The tie register TIE provides a matrix of storage areas as shown in FIG. 5, wherein each column is represented by each of the time numbers 0-5 set in the register MT, while each row is represented by each of the variables set in the register. Herein, each storage area stores the number of notes representative of one sound which is continuously sounded between two measures across the bar-line. If the time number is denoted by a symbol `TM` and the variable is denoted by a symbol `i`, each storage areas is specified by a coordinate-like symbol "TIE(MT,i)"; and its stored value is expressed by "TIE(a.b)". (13) Note-length-difference register D

The structure of the note-length-difference register D is similar to the structure of the tie register TIE (see FIG. 5). Herein, a note-length difference is calculated by subtracting an average value, among the note lengths for weak-beat timings, from an average value among the note lengths for strong-beat timings; hence, each of the storage areas of the note-length-difference register D stores the note-length difference. As similar to the tie register TIE, each storage area of the note-length-difference register D is specified by a symbol "D(MT,i)" and its stored value is expressed by a symbol "D(a,b)".

Next, the operations of the present embodiment will be described with reference to the flowcharts.

FIG. 6 shows a main routine for the performance-information analyzing processing. In first step 30 of the main routine, a melody input processing is performed in connection with the keyboard 12 or the input device 26. Through the melody input processing, melody-performance data are stored in the input storage portion 20a of the memory 20 as shown in FIG. 2A.

In step 32, processing for the detection and storage of the key-on intervals is performed. Herein, the key-on-interval data, representative of the difference between the key-on timings, is calculated by the aforementioned equation of "TK =K2 -K1 " with respect to each of the musical tones S1, S2, . . . sequentially designated. Then, each key-on-interval data, accompanied with the pitch data, is stored in the buffer storage portion 20b shown in FIG. 2A.

In step 34, a subroutine of quantization processing is executed. In next step 36, a subroutine of bar-line processing is executed. The contents of those subroutines will be described in detail with reference to the flowcharts shown in FIGS. 7, 9A and 9B respectively.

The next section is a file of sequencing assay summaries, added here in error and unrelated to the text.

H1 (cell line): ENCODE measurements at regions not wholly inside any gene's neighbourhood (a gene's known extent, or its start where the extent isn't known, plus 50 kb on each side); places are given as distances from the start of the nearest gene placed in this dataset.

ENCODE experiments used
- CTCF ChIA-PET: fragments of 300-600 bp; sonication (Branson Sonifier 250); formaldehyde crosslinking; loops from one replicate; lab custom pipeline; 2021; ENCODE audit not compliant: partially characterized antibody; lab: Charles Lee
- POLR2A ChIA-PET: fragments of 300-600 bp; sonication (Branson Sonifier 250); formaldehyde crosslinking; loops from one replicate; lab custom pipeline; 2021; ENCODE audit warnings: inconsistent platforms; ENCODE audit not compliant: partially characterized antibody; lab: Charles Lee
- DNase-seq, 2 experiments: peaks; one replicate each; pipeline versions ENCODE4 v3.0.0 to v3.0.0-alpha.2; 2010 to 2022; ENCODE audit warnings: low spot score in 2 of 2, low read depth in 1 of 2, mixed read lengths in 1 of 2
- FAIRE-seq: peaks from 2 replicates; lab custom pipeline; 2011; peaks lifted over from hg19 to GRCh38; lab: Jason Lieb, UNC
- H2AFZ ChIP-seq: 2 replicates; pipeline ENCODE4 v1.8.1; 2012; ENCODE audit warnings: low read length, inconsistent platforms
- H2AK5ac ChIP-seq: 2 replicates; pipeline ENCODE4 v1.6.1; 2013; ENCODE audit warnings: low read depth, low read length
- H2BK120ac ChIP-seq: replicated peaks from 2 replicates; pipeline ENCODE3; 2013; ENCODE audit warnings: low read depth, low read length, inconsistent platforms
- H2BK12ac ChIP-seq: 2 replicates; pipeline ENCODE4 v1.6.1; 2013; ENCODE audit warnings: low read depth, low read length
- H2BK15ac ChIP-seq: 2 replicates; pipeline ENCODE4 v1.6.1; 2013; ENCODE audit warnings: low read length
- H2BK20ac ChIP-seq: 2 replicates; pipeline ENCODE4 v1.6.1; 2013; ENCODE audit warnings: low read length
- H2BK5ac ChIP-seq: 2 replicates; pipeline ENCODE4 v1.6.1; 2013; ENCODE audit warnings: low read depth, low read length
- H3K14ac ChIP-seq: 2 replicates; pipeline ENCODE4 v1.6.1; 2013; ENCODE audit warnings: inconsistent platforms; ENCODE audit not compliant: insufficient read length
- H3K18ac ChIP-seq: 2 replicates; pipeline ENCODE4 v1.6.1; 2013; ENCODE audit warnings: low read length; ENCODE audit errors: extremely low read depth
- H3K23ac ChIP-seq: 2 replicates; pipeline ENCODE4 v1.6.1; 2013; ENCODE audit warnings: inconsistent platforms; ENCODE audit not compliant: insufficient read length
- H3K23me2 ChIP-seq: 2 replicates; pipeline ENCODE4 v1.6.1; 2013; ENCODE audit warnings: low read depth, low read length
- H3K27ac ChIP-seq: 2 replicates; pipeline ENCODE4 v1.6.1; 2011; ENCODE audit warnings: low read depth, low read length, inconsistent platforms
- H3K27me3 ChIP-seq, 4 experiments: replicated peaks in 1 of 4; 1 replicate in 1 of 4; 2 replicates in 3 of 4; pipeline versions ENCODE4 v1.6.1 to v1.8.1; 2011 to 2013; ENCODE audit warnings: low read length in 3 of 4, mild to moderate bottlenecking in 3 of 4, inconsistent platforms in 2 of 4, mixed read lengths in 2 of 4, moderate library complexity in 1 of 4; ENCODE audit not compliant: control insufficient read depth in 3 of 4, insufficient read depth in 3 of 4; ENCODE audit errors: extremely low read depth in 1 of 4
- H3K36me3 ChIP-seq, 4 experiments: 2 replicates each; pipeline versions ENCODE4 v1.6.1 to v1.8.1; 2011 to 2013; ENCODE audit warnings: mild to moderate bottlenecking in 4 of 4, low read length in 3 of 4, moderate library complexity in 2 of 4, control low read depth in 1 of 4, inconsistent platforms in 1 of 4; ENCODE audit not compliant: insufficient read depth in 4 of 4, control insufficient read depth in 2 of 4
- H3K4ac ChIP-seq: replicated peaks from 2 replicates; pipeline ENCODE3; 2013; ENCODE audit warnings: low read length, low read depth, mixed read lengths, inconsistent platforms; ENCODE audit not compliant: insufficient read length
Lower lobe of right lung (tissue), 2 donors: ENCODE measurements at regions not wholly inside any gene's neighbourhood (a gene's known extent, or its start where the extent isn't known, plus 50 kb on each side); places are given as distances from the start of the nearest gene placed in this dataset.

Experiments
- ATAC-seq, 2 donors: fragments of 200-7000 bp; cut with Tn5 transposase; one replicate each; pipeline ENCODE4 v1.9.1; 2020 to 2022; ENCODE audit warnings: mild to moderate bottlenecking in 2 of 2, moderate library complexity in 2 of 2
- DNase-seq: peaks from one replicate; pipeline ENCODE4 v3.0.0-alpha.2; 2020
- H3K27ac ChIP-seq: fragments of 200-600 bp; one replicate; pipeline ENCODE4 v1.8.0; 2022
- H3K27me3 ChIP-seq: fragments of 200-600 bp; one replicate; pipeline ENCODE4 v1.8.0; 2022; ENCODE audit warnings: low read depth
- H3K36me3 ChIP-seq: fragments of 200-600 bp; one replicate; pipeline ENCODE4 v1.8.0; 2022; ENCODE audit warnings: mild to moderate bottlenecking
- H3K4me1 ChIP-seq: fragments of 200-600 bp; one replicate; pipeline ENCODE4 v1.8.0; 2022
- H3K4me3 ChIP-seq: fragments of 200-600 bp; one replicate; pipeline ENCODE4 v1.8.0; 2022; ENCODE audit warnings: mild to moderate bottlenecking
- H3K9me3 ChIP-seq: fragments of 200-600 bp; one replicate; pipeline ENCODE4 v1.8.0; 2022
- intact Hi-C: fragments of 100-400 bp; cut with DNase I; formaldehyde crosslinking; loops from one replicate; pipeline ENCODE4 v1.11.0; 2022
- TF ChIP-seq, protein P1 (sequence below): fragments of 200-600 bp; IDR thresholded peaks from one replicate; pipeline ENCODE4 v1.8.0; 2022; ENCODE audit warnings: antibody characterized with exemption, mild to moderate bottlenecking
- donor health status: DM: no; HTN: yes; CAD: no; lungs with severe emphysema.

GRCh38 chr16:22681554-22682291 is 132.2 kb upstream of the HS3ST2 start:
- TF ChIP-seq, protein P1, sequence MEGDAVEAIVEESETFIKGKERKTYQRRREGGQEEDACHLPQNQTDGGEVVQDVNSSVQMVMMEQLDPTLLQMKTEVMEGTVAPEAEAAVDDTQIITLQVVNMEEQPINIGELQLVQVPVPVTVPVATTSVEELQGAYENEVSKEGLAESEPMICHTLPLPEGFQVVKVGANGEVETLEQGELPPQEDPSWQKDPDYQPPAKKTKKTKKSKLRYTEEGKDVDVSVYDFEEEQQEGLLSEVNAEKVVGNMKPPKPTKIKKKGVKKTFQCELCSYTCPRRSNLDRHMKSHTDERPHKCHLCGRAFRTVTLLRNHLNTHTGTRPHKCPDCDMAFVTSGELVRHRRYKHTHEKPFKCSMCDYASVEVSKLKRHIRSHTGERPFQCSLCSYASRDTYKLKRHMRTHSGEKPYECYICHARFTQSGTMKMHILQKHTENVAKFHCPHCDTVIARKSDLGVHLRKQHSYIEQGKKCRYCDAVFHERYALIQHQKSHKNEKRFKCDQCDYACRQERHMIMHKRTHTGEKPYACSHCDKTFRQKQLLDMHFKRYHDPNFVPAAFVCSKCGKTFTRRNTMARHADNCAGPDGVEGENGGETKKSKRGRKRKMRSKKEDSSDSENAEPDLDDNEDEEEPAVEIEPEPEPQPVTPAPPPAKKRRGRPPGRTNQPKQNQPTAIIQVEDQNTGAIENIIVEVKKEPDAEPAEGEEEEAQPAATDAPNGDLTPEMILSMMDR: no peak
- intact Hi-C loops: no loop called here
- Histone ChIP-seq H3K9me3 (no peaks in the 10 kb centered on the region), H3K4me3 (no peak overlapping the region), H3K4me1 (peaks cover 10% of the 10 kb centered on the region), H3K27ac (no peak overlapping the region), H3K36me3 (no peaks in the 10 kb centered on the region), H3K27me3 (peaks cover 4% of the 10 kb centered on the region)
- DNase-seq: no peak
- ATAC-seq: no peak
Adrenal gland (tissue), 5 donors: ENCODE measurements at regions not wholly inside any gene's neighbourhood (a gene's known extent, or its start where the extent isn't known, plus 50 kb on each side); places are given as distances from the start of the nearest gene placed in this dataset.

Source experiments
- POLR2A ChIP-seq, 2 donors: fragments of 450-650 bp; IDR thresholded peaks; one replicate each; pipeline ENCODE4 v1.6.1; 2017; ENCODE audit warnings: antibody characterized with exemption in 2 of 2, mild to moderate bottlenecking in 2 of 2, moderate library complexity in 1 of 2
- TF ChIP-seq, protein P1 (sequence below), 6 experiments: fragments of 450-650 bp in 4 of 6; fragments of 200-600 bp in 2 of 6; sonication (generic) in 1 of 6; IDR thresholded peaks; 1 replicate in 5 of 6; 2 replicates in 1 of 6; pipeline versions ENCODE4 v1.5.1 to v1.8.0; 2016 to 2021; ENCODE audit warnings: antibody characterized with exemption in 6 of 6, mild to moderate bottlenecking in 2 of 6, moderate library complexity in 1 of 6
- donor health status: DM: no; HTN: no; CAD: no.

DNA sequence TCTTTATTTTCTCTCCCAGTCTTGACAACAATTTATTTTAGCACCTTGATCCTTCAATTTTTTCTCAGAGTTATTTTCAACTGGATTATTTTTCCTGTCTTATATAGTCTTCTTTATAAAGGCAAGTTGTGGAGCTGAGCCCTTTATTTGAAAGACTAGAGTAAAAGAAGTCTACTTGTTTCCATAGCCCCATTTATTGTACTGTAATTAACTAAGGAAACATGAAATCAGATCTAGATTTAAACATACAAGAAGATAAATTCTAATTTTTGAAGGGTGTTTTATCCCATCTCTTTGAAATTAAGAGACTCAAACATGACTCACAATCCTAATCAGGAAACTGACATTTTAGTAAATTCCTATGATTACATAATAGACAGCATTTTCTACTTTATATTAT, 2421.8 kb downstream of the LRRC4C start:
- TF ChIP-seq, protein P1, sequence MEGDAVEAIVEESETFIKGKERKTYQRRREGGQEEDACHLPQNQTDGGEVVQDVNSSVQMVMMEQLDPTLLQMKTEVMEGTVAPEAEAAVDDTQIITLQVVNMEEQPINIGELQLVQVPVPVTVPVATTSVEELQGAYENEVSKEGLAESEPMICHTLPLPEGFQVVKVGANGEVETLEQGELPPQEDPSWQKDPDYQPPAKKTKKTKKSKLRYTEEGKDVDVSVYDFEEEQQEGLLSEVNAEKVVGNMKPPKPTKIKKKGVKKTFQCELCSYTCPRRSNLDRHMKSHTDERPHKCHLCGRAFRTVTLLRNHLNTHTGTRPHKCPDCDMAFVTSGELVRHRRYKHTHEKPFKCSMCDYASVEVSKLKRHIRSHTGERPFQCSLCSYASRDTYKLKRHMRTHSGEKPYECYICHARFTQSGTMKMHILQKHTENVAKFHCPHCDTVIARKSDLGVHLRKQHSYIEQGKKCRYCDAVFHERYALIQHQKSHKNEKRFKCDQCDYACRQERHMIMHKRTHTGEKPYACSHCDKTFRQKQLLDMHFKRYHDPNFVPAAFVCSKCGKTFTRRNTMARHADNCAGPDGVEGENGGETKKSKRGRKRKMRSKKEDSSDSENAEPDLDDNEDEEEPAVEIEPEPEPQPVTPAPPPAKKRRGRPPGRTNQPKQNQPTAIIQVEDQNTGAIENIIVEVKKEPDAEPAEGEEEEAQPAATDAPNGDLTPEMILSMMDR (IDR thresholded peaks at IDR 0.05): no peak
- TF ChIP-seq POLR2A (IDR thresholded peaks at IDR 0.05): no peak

FIG. 7 shows the subroutine of quantization processing. In first step 40 of this subroutine, the aforementioned interval-unit number KI is calculated with respect to each key-on-interval data TK, stored in the buffer storage area 20b, by the aforementioned equation of "KI=TK /20"; and then, the frequent-interval-unit number KIMAX is set in the register DMAX. If the key-on interval of TK =600 [ms]occurs most frequently, the frequent-interval-unit number KIMAX is calculated as follows:

KIMAX =600/20=30

Hence, that number `30` is set in the register DMAX. Incidentally, if there exist multiple key-on intervals, whose frequency of occurrence is the greatest, the largest key-on interval is selected and is set in the register DMAX.

In step 42, a conditional judgement is made using three conditions as follows: (i) first condition where DMAX<14; (ii) second condition where 14≦DMAX<30; and (iii) third condition where DMAX≧30. If the number set in the register DMAX coincides with one of those conditions, certain numbers, each of which is a multiple of the number `DMAX`, are set in the registers T1 and T2, as follows:

______________________________________          (register T1)                    (register T2)______________________________________(i)    first condition                DMAX × 16                            DMAX × 24(ii)   second condition                DMAX × 8                            DMAX × 12(iii)  third condition                DMAX × 4                            DMAX × 6______________________________________

In next step 44, the quantization processing is performed on the interval-unit number KI in response to the numbers set in the registers T1 and T2 respectively so as to produce results of the quantization processing, which are respectively set in the registers QR1 and QR22.

FIG. 8 is a diagram which is used to explain the quantization processing. Herein, there are illustrated a variety of notes, such as sixteenth notes for the grouped six-notes, eighth notes for the grouped three-notes, quarter notes, half notes and whole note. Each of the notes illustrated is accompanied with the number of the sound-length ratio `AK `, wherein the number of AK is determined using a unit number `1` which indicates the bar length `T`. The sound-length ratio AK ranges from `1/24` to `1`. In addition, a note-length-related number is calculated in response to each of the sound-length ratios which range between `1/24 `and `1`, wherein the note-length-related number is defined as the counted number for the tempo-clock pulses. Further, the number of `K` is determined responsive to the note-length-related number calculated; hence, the number of `K` ranges from `1` to `32`. In FIG. 8, each of symbols P1 to P7 represents a range in which the specific number is maintained for the interval-unit number KI.

By using the bar length T set in the registers T1 and T2, the note-length-related number is determined in accordance with conditional calculations (1) and (2), relating to the interval-unit number KI, which are described below.